Horwitz noted that there is no easy resolution to this conundrum. With the data that currently exists, it’s not possible to disentangle whether the increased mortality rates among DNR patients and the increased mortality rates at hospitals with more DNR patients reflects the careful attention paid to patient wishes for less aggressive care, or deaths that resulted from a “failure to rescue.”
Horwitz argued that the current state of data reporting and collection has made it impossible to determine whether there actually is an increase in mortality for DNR patients, and increased mortality rates in hospitals with more of these patients. And this has substantial policy implications, for both the current system and any potential changes to the system.
“Qualitative studies might help, as might a more data-driven and patient-centered approach to DNR discussions,” Horwitz wrote. “Accounting for DNR status is likely to encourage the health care system to pursue less-aggressive care for frail elderly patients, which may be more patient-centered and improve quality of life but is also likely to result in some degree of excess mortality for DNR patients. However, continuing the status quo incentivizes a more-aggressive overall approach to care, potentially saving some lives but also potentially causing some patients to undergo more interventions than they might otherwise have chosen,” Horwitz wrote.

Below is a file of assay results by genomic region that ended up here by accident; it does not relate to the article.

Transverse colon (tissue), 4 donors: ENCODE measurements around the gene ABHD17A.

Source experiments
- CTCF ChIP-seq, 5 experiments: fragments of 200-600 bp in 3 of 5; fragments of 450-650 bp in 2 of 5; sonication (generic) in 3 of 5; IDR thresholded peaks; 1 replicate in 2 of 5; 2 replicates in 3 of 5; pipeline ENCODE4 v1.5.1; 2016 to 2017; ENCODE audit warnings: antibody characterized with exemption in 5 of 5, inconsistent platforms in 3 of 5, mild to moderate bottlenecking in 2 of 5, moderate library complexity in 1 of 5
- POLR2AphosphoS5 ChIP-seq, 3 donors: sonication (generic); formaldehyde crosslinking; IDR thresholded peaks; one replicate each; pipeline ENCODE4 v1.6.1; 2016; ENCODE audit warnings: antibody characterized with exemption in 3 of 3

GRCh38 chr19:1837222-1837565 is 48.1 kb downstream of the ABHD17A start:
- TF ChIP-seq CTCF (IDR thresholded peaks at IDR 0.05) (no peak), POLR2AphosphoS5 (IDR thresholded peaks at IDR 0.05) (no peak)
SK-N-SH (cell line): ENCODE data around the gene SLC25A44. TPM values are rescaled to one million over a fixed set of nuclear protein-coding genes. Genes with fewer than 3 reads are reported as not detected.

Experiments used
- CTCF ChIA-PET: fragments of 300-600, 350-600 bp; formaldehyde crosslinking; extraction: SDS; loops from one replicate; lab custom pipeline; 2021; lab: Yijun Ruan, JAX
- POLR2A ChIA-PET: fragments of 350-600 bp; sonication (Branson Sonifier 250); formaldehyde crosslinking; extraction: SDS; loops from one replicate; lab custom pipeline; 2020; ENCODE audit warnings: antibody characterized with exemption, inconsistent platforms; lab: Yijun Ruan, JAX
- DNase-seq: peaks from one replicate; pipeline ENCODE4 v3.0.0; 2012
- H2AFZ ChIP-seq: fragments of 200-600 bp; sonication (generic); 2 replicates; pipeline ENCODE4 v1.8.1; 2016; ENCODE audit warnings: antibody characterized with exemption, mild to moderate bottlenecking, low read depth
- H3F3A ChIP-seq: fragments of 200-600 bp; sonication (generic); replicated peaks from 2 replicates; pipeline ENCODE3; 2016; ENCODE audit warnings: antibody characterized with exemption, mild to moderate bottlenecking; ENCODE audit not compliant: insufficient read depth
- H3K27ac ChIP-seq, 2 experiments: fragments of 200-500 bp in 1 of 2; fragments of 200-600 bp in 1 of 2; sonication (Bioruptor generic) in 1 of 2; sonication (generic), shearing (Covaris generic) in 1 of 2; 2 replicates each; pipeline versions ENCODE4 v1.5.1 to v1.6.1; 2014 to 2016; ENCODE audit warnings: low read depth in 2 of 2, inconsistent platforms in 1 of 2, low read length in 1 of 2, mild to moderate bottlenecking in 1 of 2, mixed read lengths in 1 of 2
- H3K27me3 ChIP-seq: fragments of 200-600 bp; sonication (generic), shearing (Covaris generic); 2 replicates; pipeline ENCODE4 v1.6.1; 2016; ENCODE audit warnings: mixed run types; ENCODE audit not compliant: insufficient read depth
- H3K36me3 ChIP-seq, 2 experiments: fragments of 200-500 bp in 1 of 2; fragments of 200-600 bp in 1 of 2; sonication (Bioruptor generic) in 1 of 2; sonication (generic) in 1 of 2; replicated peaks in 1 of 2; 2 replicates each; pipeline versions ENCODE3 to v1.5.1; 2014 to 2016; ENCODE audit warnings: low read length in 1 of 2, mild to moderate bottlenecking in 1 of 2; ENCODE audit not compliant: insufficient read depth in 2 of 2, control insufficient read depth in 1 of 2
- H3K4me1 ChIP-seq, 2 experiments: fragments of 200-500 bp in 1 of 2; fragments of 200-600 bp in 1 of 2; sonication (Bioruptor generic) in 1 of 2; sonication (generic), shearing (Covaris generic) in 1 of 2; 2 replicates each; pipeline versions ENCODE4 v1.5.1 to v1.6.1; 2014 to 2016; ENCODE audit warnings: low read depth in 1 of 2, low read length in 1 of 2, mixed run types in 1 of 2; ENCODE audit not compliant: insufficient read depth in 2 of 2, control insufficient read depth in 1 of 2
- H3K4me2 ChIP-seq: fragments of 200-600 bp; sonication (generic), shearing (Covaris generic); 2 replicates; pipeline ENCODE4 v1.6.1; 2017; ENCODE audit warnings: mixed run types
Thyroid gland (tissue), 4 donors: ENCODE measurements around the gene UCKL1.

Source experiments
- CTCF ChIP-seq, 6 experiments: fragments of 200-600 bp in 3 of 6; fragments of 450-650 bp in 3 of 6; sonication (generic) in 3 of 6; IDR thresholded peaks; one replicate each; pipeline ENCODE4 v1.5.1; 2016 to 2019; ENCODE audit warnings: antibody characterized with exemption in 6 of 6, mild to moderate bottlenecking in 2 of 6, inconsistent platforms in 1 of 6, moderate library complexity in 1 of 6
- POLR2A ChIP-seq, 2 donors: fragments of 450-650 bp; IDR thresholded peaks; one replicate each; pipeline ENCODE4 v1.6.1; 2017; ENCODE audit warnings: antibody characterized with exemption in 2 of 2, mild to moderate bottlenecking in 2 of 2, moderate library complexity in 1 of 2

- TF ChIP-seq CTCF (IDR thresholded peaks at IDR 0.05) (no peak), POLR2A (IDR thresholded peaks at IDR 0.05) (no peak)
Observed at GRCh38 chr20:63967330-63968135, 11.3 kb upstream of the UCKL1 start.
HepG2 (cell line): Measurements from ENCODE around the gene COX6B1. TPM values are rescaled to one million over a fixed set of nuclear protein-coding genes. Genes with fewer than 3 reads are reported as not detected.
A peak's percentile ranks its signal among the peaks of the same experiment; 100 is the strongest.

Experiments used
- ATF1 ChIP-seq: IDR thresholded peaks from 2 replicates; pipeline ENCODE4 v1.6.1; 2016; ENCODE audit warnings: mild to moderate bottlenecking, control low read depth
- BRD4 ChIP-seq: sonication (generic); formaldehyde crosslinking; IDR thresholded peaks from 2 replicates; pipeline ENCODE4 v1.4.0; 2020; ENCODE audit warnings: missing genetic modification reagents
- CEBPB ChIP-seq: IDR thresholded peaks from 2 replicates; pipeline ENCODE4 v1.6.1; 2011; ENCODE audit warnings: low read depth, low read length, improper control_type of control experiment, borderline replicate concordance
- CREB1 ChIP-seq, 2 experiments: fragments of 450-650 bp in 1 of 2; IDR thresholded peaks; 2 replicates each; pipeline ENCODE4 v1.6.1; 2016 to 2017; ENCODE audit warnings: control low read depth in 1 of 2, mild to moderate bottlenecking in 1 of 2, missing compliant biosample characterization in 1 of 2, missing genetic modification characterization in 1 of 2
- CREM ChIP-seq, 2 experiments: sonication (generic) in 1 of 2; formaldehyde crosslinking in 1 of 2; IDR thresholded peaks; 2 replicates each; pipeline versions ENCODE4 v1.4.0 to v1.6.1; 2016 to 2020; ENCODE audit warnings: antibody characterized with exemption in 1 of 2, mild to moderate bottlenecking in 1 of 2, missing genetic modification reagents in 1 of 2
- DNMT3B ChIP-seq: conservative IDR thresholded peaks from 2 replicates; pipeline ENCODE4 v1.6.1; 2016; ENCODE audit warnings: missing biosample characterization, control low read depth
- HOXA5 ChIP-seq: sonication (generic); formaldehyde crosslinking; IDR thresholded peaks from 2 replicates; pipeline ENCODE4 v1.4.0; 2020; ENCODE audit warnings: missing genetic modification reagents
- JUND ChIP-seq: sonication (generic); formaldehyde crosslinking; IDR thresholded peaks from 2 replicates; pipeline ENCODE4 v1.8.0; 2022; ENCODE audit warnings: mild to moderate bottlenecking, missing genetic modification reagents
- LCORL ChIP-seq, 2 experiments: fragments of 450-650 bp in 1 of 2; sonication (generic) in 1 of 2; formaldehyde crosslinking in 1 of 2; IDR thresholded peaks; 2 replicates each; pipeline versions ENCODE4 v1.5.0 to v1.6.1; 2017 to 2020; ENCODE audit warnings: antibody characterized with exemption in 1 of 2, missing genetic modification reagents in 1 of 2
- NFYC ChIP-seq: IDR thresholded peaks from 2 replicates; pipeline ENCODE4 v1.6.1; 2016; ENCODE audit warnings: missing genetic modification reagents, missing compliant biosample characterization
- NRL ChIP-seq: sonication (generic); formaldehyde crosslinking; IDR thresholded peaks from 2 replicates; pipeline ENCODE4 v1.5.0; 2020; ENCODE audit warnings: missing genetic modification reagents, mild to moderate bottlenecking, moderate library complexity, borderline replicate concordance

Walkey’s team looked at the Project California Sate Inpatient Database, which has a unique, and validated, feature to capture DNR orders that have been written within the first 24 hours of hospitalization. Out of the 90,644 adult pneumonia patients treated across 303 California hospitals in 2011, roughly 5% were admitted. Patients were 52% women, 59% white, and an average age of 73.